Ok, let's assume you have a few things lying around your house that you no longer need but still might be useful to others. A table lamp, a vase or a book, for example. You could give them away to friends or sell them on Ebay. You might also consider throwing them away.
That would be the fastest way to solve the problem, but also the worst one.
People in The Netherlands have come up with a simple alternative to throwing things away -- the "goedzak," or "good bag" -- a half-transparent plastic bag people can use for setting things that are still in working order out on the sidewalk for others to collect. Designstudio Waarmakers, the company responsible for creating the "goedzak," says that "design for altruism" was the inspiration for the gift bags and not necessarily sustainability.
The generic term for the idea is "social design," a global concept that has become the buzzword of the day from New York to Germany. It refers to design that aims to improve society. It includes ideas like urban gardening, the planting of flowers or vegetables in fallow lands in cities, exemplified by projects like the Prinzessinnengärten, or "princesses garden," in Berlin's Kreuzberg district. It can also be applied to things like the "deposit rings" that are hung from public trash cans in the German city of Bamberg that enable people who collect bottles to make money to prevent having to rummage around the trash bin. Bottle collectors can make up to 25 cents a bottle when they turn them in at stores for their deposit.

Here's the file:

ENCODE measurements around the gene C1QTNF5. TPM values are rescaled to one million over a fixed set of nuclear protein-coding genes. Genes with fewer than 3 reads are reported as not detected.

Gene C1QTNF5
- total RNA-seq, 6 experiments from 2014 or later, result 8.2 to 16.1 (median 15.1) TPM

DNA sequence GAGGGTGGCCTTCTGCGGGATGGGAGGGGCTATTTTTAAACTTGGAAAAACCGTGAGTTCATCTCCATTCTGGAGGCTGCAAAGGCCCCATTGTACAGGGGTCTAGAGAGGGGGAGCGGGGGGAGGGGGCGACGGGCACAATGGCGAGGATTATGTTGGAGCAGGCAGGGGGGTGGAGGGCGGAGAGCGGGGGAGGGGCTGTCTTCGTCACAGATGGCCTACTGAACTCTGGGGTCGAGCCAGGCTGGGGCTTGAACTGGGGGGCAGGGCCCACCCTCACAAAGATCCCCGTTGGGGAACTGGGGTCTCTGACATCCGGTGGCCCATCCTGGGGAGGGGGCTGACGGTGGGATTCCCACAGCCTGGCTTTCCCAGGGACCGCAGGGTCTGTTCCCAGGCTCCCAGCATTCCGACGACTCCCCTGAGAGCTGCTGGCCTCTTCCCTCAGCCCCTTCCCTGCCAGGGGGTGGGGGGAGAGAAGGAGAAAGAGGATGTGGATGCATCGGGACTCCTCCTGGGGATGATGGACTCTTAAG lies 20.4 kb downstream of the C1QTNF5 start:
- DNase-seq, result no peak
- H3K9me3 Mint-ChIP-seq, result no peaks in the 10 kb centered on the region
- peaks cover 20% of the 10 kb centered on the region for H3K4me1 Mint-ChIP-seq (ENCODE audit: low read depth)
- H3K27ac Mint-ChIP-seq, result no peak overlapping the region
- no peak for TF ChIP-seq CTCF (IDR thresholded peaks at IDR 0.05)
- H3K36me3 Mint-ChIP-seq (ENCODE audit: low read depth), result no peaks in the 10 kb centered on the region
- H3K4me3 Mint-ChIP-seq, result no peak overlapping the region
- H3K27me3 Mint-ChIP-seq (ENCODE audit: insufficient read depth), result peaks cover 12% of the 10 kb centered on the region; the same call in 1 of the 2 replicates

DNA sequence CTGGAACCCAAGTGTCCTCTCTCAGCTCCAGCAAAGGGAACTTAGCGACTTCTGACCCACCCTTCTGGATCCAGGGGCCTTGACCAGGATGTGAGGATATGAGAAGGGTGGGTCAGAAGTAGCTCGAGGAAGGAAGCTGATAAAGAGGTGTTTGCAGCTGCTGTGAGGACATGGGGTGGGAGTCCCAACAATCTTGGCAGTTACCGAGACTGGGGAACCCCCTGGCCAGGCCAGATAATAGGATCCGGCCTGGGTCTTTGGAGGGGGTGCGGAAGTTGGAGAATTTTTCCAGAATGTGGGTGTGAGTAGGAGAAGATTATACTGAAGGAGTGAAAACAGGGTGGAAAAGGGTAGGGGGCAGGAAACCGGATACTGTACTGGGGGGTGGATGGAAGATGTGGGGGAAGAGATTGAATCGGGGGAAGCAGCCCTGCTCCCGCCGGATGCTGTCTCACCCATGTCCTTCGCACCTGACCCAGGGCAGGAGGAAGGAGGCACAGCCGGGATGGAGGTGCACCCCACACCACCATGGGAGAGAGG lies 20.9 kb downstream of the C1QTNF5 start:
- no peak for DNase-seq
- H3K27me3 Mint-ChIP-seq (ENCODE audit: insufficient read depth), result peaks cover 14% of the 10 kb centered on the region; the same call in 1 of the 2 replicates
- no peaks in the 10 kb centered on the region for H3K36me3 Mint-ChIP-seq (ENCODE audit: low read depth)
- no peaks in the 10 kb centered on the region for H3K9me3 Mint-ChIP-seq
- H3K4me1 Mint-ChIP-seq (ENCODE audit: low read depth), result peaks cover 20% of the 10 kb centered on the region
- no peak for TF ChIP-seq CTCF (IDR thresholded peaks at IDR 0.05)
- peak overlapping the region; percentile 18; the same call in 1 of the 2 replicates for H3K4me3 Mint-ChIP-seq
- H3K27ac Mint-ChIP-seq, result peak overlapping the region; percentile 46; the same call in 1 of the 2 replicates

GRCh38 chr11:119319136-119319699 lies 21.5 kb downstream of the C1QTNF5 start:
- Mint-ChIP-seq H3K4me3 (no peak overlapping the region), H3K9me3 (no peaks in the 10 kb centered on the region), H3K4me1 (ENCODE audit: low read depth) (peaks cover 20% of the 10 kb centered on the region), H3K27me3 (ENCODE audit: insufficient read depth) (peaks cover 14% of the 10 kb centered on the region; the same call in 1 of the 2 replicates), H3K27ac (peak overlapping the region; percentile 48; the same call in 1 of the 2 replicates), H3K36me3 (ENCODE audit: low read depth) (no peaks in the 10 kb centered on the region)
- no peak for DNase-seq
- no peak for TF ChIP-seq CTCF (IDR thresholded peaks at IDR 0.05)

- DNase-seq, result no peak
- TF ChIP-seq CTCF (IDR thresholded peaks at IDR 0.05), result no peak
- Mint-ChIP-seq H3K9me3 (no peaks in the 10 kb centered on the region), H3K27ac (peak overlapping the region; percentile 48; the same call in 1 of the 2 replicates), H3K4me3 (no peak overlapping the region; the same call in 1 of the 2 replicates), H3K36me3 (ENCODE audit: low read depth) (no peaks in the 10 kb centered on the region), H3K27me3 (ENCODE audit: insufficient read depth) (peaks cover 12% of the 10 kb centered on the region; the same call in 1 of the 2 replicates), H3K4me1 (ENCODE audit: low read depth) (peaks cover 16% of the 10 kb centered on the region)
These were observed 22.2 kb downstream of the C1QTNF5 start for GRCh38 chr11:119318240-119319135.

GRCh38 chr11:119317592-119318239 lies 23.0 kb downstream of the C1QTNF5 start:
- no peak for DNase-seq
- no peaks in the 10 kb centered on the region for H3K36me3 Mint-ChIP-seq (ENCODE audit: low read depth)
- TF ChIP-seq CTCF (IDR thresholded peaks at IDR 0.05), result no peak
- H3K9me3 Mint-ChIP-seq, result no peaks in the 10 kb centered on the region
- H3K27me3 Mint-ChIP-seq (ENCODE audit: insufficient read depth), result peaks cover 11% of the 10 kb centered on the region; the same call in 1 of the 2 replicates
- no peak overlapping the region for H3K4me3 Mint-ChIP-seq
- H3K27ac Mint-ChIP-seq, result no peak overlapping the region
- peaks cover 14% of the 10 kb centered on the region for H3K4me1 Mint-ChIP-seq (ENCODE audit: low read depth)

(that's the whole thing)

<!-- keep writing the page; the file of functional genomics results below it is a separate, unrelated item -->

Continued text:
More ideas like this are needed for the cities in which we live.
To answer the challenge, KulturSPIEGEL, Germany's largest culture magazine, and SPIEGEL ONLINE have launched the Orange Social Design Award. Our motto for the competition is "We're designing the city," and anyone can participate (this link will take you to all the details about the contest). We are looking for reproducible objects that can improve community life in our cities. The deadline for entries is August 31, 2014. The prize jury includes, among others, artist and design professor Friedrich von Borries, Harald Welzer, the head of the Futur Zwei Foundation, and Mateo Kries, director of the Vitra Design Museum.
In addition to the jury prize, there will also be an audience prize awarded by the readers of SPIEGEL ONLINE.